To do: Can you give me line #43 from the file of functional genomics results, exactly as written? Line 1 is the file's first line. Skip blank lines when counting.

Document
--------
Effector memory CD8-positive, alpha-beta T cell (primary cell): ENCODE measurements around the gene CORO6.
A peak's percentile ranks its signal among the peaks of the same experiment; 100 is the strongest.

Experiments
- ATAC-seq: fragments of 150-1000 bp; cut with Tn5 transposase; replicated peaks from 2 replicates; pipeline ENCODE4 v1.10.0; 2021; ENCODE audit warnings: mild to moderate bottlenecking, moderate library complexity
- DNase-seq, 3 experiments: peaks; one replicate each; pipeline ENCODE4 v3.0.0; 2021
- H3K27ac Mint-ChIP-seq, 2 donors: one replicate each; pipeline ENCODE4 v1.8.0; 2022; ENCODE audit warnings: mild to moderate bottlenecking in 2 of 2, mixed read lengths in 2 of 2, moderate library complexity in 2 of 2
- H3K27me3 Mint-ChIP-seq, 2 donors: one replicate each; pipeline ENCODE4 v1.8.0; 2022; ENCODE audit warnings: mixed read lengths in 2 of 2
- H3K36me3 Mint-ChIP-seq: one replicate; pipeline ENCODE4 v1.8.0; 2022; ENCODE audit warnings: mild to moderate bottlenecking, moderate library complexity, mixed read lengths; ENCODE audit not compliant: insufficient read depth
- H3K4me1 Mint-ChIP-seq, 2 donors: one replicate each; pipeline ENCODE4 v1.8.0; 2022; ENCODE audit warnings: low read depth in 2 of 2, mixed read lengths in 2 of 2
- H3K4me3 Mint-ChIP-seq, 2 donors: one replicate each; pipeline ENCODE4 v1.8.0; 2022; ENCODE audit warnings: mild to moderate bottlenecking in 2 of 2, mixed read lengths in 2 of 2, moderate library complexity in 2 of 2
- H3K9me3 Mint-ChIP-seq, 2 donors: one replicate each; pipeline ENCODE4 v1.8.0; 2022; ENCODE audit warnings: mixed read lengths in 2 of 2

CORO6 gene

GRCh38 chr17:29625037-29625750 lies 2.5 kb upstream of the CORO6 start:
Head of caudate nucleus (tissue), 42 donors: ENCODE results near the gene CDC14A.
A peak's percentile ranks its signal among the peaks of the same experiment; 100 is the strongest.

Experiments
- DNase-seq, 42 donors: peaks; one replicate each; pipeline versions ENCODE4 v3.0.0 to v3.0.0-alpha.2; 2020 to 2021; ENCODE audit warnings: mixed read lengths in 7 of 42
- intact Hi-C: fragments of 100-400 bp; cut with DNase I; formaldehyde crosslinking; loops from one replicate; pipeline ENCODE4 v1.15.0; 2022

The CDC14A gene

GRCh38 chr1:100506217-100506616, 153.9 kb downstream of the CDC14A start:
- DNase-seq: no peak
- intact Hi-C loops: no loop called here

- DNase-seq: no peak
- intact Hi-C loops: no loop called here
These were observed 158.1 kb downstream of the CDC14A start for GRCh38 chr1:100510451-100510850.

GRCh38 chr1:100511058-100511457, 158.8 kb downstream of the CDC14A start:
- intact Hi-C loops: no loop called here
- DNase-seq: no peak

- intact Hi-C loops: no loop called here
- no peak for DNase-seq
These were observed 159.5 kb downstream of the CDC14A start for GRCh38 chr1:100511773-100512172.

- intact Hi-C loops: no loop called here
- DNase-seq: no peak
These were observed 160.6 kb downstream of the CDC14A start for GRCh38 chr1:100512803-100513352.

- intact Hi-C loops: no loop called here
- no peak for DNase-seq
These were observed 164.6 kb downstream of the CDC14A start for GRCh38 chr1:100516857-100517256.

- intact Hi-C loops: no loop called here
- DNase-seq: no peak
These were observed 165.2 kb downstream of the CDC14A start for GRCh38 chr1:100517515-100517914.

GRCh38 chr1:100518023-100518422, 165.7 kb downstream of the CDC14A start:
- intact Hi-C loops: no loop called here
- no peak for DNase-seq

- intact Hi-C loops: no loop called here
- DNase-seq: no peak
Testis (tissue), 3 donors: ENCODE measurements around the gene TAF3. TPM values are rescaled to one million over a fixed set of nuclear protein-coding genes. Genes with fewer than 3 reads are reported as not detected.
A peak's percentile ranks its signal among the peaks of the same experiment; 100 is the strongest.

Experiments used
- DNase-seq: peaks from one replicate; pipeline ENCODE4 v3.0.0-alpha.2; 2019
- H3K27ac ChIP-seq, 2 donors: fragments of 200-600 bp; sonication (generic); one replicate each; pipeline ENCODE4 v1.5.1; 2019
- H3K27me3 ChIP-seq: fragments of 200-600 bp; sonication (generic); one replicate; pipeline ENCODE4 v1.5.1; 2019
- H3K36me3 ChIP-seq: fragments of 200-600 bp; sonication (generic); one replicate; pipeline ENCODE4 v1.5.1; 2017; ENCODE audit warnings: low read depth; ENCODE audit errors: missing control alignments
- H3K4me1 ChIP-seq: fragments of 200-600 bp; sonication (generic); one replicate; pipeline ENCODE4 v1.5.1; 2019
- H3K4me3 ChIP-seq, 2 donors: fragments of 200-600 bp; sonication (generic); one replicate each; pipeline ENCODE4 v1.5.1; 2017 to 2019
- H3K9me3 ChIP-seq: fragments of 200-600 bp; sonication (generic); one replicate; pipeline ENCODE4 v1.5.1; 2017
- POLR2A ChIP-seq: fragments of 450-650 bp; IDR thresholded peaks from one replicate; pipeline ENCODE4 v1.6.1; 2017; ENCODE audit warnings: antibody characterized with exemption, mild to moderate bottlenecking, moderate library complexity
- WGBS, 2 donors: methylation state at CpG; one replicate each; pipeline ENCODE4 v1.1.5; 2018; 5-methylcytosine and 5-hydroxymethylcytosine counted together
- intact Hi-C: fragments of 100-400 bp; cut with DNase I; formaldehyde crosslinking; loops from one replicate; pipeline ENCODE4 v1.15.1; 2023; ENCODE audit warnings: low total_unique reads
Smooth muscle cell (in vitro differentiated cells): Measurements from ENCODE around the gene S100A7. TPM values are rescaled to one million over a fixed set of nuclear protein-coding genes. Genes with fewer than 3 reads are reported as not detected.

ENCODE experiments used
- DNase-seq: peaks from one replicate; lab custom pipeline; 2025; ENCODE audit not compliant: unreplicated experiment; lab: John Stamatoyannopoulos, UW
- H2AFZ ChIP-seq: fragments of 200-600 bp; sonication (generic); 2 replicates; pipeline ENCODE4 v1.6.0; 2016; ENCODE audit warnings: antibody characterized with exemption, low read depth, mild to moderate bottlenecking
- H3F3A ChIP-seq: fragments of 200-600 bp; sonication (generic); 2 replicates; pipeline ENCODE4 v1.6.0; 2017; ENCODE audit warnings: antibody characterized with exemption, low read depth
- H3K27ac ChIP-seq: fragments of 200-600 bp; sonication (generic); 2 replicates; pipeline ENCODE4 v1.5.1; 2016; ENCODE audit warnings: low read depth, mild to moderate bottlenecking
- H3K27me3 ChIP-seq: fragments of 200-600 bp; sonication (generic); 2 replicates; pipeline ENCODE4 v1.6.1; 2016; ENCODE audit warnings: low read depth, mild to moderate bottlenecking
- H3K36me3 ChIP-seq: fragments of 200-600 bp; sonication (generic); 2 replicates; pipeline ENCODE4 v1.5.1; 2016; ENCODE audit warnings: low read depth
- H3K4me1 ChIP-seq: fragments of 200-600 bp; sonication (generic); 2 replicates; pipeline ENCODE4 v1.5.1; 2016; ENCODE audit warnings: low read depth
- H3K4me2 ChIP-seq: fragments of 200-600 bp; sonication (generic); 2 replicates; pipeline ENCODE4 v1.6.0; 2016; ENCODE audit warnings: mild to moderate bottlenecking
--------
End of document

- no peak for DNase-seq